Choux is a truly ingenious invention, though it almost certainly wasn’t “invented” in the classic sense of the word. It evolved, probably through decades, maybe even centuries, of trial and error. The secret of choux is that it’s “double cooked”, a process that imbues it with some very special properties.
If you’ve made éclair or cream puff shells before, you probably recall the process. Water and butter are combined in a sauce pan and heated to the boil, at which point enough flour is added to turn the mixture into a fairly stiff paste. That paste is then cooked over low heat until it forms a ball, which is then finished by beating in several eggs, one after the other. It’s then piped and baked (the second “cooking”). Interesting. Curious. But what does it all mean?
Choux is a batter which by design contains a lot of activated gluten, and that’s unusual. Normally batters, regardless of how thick they are, are low-gluten affairs. Recall how one is time and again admonished not to stir a pancake batter for fear of toughening the cakes. The same goes for muffin batters, where agitation leads to big bubbles or “tunnels”, crowning and a gummy texture. That logic is reversed with choux, which is beaten vigorously in an attempt to activated the gluten and turn the entire thing into one giant bubble.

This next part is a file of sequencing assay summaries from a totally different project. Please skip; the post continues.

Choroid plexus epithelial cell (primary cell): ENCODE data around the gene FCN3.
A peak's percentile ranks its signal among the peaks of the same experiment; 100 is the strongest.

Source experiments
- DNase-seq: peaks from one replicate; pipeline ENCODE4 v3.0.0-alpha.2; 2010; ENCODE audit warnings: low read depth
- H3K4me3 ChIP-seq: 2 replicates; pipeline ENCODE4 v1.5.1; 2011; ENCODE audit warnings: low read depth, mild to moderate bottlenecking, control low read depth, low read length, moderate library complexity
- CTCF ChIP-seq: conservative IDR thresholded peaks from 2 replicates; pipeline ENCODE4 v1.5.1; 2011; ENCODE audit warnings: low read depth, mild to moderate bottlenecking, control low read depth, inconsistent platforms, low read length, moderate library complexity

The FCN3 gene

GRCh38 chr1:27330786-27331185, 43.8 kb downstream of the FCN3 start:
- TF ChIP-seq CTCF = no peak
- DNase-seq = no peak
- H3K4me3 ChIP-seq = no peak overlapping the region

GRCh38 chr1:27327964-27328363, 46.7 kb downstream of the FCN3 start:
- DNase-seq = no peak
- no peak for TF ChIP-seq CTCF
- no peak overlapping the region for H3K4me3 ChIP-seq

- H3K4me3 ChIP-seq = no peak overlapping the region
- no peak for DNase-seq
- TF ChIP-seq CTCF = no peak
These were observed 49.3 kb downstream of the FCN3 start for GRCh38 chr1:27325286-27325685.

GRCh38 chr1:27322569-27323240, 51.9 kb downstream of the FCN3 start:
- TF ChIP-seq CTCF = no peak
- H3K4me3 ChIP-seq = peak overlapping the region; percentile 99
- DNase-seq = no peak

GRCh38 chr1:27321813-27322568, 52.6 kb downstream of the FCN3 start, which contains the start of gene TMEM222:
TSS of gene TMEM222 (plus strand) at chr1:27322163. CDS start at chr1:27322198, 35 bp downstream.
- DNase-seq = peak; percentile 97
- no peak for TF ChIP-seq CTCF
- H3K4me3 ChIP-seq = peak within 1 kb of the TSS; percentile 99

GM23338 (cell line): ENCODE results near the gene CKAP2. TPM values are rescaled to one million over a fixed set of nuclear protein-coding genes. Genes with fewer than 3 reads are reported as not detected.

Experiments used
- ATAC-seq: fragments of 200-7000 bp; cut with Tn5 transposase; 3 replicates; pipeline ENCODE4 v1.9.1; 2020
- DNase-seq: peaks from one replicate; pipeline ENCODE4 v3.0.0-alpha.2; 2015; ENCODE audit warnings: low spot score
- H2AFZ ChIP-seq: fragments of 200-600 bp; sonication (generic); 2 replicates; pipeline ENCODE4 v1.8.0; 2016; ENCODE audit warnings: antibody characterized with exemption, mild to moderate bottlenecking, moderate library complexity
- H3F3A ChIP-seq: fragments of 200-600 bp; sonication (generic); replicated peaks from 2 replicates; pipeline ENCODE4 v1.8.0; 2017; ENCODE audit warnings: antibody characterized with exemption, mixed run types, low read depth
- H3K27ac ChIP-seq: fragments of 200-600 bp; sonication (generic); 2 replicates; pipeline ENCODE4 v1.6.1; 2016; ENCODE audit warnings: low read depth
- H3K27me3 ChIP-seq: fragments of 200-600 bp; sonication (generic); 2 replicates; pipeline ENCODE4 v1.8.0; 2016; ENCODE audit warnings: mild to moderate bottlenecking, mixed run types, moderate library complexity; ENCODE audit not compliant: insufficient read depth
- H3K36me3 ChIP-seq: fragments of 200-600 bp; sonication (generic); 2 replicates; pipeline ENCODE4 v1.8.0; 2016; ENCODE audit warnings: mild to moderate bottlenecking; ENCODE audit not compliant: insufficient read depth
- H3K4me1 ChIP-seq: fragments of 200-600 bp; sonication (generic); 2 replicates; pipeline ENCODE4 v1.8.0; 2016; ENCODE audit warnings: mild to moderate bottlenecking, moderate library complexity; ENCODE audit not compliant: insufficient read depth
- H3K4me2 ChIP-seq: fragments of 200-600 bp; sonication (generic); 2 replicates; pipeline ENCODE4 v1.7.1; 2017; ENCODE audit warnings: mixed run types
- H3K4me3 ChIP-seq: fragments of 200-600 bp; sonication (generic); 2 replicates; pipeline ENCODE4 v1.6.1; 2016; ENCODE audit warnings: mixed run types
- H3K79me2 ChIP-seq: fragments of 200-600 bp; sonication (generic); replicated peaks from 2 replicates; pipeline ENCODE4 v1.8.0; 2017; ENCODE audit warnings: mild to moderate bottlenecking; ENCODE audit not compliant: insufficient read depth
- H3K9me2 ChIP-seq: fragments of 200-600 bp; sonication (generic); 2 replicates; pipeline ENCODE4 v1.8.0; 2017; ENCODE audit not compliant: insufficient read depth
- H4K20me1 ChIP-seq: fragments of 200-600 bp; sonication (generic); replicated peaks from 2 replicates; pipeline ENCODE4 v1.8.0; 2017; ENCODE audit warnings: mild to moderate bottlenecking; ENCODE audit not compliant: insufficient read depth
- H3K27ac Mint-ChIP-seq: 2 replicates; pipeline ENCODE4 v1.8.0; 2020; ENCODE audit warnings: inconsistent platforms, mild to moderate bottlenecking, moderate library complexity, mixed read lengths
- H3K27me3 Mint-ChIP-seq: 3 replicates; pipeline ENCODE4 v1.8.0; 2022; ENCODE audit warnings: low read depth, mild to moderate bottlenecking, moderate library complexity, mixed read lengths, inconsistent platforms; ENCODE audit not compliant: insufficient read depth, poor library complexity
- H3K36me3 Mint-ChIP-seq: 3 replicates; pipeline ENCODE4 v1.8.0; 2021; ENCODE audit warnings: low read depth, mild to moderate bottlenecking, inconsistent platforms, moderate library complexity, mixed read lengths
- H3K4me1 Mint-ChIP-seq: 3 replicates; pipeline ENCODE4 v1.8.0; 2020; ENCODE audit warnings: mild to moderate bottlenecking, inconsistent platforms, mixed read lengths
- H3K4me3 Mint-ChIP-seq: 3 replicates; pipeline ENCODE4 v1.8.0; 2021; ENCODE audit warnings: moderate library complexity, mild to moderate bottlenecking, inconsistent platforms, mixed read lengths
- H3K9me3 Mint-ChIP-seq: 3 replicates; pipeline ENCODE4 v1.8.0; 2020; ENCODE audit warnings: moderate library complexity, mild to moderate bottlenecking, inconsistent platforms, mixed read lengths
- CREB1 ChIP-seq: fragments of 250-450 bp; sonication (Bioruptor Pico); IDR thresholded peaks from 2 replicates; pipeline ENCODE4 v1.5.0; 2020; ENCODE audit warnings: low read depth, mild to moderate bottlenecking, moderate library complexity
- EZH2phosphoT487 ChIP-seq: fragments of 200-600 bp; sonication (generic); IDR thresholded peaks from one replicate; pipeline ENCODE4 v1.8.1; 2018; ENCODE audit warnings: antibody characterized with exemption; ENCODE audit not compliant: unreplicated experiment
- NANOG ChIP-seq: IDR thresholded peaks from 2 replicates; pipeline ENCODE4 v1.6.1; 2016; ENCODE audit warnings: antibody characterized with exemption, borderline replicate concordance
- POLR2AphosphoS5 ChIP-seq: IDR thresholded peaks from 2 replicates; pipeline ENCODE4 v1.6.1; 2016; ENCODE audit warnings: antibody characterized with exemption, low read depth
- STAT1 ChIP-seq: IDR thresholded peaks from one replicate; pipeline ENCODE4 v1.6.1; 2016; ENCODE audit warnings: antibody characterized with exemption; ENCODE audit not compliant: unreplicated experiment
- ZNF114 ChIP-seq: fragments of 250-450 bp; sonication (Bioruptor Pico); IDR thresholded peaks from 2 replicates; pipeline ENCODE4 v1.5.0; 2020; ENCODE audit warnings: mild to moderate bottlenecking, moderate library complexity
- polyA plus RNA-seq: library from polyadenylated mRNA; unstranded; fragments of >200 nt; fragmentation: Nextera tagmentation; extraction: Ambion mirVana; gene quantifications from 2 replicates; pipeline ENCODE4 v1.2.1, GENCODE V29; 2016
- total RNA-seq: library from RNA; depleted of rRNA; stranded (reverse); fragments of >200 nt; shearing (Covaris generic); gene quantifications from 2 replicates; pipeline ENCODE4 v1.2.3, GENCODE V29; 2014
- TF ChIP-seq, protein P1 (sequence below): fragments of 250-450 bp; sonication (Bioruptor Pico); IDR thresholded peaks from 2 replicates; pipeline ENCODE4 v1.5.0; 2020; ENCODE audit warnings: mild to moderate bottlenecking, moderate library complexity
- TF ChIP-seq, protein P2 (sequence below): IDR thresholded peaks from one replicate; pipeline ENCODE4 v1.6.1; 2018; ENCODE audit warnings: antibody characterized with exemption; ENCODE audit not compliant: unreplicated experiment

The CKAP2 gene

But then what does the double cooking accomplish? For one it causes the flour to gelatinize, which creates a starch mesh that helps reinforce the gluten. When baked, these dual networks help the bubble of expanding batter to stretch (they also help prevent steam from escaping). But the cooking also does something else. It partially denatures (science-speak for “messes up”) the gluten molecules so that they lose some of their elasticity, helping to ensure that when the single bubble is fully expanded it doesn’t snap back before the pastry hardens.
Amazing, n’est pas?